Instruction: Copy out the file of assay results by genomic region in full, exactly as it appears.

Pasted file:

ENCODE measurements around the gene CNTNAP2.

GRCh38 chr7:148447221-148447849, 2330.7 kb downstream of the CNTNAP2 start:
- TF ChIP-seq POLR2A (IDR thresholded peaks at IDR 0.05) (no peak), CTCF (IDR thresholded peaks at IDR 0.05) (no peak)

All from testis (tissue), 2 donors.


ENCODE measurements around the gene CNTNAP2.

GRCh38 chr7:148447221-148447849, 2330.7 kb downstream of the CNTNAP2 start:
- TF ChIP-seq POLR2A (IDR thresholded peaks at IDR 0.05) (no peak), CTCF (IDR thresholded peaks at IDR 0.05) (no peak)

All from testis (tissue), 2 donors.